Woolmer also believed that the coach's role ended with the toss of the coin. He maintained that on the field, the captain was fully in charge of strategy and the players. After the game, he would return to the helm to analyse and advise. I recall that sometimes this stand-back role led to problems. For instance, in the vital Bangalore Test against India, the captain was batting and was expecting advice from the coach as to when the crucial declaration should be made. Bob felt that this decision was solely for the captain to make. I know that Inzamam was disappointed and I told Bob that perhaps he had on this occasion taken his non-interference too far.

Woolmer faced two major problems during his tenure. First, though he knew of my full support, he felt that senior officials in the Board were out to undermine his authority. On October 6, the day I resigned, Bob came to me with red eyes and said that he would also resign. I persuaded him not to do so, assuring him that I knew the new chairman would give him his full backing. I told Bob that the patron greatly appreciated his contribution in raising the team's performance and had on several occasions expressed this appreciation and had reiterated the need to support the coach.

Two days before leaving for the Caribbean, Bob came to see me saying he would be prepared to serve Pakistan even after the World Cup but the continuous sniping and harassment from PCB's senior elements would have to stop. He felt that it had been hugely disruptive to preparations and team morale. I again advised Bob to place his trust in the new chairman before making a decision.

The second obstacle that Bob faced was control of the team. Here he found that the captain's spiritual hold on the team prevented his holding full sway with the players, especially the senior members. Bob had some cricketing differences with Inzamam-ul-Haq but these were addressed through dialogue and mutual understanding, even though for days the captain would go into a brooding silence while Bob attempted to overcome the problem through rational discussion.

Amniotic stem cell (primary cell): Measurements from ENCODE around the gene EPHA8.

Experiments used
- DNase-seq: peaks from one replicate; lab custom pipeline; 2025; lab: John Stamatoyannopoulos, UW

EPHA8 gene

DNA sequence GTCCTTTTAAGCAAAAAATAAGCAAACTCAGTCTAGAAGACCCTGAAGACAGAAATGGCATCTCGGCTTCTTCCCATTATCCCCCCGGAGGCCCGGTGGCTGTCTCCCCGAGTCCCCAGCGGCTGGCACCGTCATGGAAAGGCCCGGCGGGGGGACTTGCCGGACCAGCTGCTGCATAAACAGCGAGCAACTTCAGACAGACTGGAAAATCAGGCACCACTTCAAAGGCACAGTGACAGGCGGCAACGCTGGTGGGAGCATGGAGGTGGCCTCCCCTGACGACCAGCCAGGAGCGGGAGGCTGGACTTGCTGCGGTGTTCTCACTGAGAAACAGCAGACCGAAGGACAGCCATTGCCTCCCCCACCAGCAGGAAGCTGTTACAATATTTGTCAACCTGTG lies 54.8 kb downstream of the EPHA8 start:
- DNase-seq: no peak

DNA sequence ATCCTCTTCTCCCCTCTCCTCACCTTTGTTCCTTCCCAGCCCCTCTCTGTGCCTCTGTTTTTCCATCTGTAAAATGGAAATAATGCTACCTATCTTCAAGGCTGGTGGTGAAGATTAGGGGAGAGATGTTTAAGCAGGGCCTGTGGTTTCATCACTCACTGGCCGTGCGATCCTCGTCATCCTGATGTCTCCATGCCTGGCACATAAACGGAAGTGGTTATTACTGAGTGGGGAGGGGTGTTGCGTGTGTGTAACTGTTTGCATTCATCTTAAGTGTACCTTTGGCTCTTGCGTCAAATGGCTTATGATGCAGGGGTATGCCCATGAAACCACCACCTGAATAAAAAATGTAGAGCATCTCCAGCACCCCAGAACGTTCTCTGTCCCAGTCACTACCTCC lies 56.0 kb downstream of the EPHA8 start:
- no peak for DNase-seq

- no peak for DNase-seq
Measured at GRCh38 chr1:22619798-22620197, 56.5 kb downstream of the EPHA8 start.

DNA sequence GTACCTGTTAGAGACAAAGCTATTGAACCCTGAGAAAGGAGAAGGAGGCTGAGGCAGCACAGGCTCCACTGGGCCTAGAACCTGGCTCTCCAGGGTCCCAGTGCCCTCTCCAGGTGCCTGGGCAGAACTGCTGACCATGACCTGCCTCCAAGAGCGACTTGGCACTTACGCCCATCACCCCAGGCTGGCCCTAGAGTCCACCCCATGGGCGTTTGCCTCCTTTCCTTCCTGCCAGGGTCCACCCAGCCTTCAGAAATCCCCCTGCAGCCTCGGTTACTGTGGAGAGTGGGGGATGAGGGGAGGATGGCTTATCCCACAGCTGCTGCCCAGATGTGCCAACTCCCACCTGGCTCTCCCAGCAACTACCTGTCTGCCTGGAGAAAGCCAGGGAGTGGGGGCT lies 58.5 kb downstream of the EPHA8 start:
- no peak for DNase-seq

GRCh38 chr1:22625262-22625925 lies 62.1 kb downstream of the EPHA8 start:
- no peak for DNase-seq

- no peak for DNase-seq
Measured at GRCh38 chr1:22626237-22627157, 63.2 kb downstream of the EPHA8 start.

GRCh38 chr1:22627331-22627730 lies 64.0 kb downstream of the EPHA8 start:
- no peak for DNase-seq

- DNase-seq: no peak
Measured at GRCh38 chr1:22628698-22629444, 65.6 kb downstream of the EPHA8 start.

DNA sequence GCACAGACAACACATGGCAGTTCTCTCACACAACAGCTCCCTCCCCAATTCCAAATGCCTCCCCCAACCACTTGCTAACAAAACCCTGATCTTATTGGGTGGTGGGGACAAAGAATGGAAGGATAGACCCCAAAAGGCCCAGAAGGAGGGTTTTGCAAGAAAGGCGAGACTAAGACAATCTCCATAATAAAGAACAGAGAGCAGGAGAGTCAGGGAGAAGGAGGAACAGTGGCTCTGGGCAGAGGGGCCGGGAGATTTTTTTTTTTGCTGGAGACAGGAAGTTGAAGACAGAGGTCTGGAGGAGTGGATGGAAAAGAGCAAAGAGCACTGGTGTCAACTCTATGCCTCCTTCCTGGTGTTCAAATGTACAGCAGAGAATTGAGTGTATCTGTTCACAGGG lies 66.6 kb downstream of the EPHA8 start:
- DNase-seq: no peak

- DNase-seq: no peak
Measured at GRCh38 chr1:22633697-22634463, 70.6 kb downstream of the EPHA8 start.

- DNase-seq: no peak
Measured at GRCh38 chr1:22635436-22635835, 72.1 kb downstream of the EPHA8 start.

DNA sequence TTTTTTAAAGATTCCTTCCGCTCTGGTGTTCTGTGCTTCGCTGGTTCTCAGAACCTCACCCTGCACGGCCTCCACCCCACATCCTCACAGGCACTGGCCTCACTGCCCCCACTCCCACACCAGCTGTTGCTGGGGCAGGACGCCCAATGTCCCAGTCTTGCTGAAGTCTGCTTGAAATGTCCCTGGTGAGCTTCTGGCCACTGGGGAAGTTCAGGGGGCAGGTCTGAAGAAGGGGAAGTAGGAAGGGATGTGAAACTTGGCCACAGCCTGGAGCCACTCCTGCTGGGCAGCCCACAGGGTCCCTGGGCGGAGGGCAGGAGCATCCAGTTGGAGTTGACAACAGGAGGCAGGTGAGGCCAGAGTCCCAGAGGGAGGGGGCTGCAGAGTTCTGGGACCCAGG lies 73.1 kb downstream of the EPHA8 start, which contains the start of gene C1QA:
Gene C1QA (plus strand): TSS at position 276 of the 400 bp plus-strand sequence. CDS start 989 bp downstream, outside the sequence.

The more serious issue was that Inzamam was not only the cricketing leader but the spiritual talisman of the team who expected - and was mostly given - total obeisance by his team-mates. I recall Bob telling me, several months before the England tour, that he was severely hampered in addressing team issues because the players were constantly at joint prayers - at lunch, tea and after play. He said he never got a chance to coach the team. I advised him not to interfere in religious matters and to work round the issue. Several weeks later he came to me and said that he had appreciated my advice and added that he had found that praying together several times a day had let to bonding and a welcome team spirit in the team.

I will always remember Bob as a superb innovative coach who dedicated himself to harnessing Pakistan's wayward talent and transforming it into a successful motivated unit. To a large extent he had been successful despite the very real obstacles that he had faced. He was a modest, generous and warm-hearted man who gave his life for Pakistan. I cannot believe that anyone but a raving lunatic would have deliberately caused his death. His murder is a tragedy for Pakistan cricket.

I immensely appreciated Bob Woolmer's dedication as the national coach but beyond his professional abilities, I regarded Bob as a friend and a superb human being. I deeply mourn his death and consider it a national and personal tragedy.

The writer is a former chairman of the Pakistan Cricket Board